Cost of parking permits set to rise
DRIVERS in Havering are set to face a sting in their purse when permits for parking increase next month.
The hiked up prices - more than double in some cases - will affect residents, visitors, businesses and carers wanting to park in controlled parking zones where permit parking applies.
From February it will cost drivers more to park outside their own home each year - 52per-cent more for their first car and 45per-cent more for their second car. Only those with a third car, the hardest hit in last year’s changes to permit prices, will see a reduction in their fee - of around 21per-cent.
The new charges set out by Havering mean a parking permit for a resident’s first car is jumping up by �6.80 from �13.20 to �20. For a second car there will be an increase of �7.75 taking this permit from �17.25 to �25. A third car will cost a reduced �60 - previously �76.15.
On top of that residents will be forced to pay double the existing charge for a book of 10 visitor scratchcard permits - �10 up from �5.10.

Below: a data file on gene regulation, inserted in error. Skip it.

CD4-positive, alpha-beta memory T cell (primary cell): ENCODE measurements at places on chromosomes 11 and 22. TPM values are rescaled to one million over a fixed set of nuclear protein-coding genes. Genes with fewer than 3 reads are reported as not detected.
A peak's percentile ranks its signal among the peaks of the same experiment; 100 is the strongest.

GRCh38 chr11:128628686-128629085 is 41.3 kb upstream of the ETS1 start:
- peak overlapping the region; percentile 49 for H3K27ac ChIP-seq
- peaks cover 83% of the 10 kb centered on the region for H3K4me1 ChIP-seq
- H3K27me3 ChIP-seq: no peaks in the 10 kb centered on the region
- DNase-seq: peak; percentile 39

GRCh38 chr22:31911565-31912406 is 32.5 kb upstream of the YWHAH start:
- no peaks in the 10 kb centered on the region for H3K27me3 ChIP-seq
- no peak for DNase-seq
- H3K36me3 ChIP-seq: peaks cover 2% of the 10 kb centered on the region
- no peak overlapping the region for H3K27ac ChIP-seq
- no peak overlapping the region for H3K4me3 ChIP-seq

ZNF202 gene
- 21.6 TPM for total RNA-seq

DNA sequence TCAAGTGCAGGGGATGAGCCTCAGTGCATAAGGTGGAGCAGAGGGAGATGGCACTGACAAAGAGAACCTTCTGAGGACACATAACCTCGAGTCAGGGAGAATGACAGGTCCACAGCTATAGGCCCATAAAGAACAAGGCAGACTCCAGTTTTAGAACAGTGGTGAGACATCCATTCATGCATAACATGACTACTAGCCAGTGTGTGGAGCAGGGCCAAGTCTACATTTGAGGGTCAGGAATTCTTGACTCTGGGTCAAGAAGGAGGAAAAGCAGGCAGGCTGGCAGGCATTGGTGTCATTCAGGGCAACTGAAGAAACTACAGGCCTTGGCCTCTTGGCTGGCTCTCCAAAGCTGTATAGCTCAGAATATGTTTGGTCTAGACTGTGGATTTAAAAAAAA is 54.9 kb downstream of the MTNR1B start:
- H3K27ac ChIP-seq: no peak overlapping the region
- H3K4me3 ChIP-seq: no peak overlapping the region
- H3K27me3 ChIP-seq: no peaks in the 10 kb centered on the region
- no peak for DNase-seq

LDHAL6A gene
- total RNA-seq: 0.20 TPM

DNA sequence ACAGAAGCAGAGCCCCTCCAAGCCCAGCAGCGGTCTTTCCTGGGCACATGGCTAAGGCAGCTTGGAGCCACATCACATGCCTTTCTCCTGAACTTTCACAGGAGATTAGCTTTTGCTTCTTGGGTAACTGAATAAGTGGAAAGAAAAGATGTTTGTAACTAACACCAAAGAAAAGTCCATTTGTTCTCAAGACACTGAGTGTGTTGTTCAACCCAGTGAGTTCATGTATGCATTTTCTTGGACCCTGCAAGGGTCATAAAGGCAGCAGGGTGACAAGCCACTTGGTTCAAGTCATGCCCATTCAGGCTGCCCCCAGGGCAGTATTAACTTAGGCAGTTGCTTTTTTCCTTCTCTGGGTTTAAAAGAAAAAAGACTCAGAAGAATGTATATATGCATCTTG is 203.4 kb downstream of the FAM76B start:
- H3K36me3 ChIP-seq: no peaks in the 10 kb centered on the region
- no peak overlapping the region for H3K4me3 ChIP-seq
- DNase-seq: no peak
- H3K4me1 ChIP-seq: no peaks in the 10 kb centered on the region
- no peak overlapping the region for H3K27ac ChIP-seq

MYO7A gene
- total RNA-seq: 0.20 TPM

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Carer permits for healthcare professionals and residents and disc parking are all being harmonised at the same rate of �36 a year. For resident carers this means a mere 45p increase but for professionals it will cost almost three times the �13.60 fee they already pay to park in the borough to carry out their job.
This is similar to the increase for annual disc parking permits which were previously �13.20.
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A concerned resident of Clydesdale Road, Romford, said: “This is disgusting. Eric Pickles (Secretary of State for communities and local government) said councils must not increase parking fees excessively to make up the shortfall from Government - well this increase is excessive. They should give residents a referendum to say if they want to stay in the scheme or not.”
But Havering Council said the changes are in line with neighbouring boroughs and are being brought in to “ensure consistency and fairness for all”.
Councillor Barry Tebbutt, Cabinet Member for the Environment, said: “We need to take tough decisions and we are going to be up front about that.”
He said the borough had lost between �150,000 and �200,000 in parking revenue in the last year because it hadn’t been charging what it cost to provide the service.
“What we’re trying to do is get to a point where parking is cost neutral. We always went below what it should have been. There was so much to change it wasn’t fair to do it all in one go.
“All revenue made from these changes will be ploughed back into our services during these difficult times.”